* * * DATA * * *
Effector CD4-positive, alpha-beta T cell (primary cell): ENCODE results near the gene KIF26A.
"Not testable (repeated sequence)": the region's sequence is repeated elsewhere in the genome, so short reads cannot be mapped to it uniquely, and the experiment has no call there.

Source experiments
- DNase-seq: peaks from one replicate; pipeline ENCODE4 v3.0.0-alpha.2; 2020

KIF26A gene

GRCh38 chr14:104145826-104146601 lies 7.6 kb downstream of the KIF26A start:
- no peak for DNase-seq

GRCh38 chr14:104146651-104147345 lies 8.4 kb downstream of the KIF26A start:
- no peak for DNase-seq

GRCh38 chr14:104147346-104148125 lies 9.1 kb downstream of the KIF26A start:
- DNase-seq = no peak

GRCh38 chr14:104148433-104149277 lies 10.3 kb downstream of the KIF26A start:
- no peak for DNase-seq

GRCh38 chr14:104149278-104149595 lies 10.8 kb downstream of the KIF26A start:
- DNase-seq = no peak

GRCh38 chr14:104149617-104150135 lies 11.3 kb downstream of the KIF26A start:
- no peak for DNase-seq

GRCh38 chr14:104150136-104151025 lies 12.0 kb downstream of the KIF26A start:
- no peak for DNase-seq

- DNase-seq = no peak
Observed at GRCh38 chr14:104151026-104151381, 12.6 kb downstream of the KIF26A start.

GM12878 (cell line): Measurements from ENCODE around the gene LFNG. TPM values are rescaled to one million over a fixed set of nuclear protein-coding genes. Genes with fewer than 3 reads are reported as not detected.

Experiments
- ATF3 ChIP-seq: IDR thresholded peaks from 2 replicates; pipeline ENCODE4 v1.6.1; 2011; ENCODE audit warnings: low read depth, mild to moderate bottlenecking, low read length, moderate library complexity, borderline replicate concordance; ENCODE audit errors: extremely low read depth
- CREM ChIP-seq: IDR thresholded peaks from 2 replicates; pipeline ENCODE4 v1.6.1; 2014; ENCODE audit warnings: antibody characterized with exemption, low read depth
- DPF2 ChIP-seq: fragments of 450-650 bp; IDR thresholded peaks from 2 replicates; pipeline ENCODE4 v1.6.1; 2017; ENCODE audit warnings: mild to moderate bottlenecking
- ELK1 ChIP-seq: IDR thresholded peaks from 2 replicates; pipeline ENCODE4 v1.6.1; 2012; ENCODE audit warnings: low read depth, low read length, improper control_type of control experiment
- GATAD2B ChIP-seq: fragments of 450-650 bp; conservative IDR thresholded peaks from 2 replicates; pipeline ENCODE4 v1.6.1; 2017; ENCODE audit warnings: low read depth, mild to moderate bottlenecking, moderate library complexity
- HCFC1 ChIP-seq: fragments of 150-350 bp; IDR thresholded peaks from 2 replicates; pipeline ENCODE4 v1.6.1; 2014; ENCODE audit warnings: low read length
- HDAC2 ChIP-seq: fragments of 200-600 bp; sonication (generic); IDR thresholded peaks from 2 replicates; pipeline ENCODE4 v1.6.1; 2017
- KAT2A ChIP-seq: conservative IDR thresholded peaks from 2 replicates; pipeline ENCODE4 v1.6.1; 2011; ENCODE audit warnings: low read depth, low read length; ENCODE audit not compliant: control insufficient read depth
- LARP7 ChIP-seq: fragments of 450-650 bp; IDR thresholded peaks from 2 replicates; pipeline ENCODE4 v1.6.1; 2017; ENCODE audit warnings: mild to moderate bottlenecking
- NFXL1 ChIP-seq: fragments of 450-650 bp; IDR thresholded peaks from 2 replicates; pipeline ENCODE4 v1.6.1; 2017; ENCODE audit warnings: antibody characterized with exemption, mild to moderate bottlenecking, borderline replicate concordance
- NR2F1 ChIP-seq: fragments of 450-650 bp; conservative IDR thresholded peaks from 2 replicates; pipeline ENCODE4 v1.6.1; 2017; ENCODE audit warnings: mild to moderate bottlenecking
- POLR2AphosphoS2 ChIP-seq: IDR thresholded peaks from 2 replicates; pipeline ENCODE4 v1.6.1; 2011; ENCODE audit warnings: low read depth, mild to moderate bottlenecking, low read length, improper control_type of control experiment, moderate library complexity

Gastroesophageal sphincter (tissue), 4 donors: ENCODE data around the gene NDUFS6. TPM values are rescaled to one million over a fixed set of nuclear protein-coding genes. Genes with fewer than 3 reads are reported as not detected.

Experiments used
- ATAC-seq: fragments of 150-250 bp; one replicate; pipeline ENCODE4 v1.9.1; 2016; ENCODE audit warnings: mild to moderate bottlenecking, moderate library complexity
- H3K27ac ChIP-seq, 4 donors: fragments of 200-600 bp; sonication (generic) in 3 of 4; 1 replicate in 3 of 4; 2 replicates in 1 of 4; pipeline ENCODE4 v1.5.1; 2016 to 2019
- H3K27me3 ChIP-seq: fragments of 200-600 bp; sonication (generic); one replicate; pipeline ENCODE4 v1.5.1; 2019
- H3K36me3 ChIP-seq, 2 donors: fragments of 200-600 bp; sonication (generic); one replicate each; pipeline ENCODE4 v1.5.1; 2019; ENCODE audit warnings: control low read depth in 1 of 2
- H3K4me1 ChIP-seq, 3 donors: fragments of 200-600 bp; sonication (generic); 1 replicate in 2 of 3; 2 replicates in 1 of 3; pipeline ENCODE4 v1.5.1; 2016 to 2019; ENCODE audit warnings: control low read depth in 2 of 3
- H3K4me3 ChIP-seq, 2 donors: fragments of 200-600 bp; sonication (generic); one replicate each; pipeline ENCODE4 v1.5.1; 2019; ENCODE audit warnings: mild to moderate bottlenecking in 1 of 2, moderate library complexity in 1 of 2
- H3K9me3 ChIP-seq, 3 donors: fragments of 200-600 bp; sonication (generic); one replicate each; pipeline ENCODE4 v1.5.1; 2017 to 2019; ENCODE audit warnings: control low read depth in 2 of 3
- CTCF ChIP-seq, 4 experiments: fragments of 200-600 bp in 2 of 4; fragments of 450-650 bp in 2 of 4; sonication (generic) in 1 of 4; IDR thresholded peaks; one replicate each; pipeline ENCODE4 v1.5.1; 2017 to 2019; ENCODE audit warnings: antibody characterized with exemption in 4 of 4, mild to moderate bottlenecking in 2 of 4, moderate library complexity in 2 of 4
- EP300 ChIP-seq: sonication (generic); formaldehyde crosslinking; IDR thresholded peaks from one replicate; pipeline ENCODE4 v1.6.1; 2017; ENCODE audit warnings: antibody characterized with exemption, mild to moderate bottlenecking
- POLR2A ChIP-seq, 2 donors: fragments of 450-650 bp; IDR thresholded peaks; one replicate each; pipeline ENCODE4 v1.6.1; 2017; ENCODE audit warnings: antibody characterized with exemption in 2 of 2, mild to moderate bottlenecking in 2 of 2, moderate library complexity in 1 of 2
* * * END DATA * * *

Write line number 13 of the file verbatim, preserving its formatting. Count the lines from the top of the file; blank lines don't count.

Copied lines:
- no peak for DNase-seq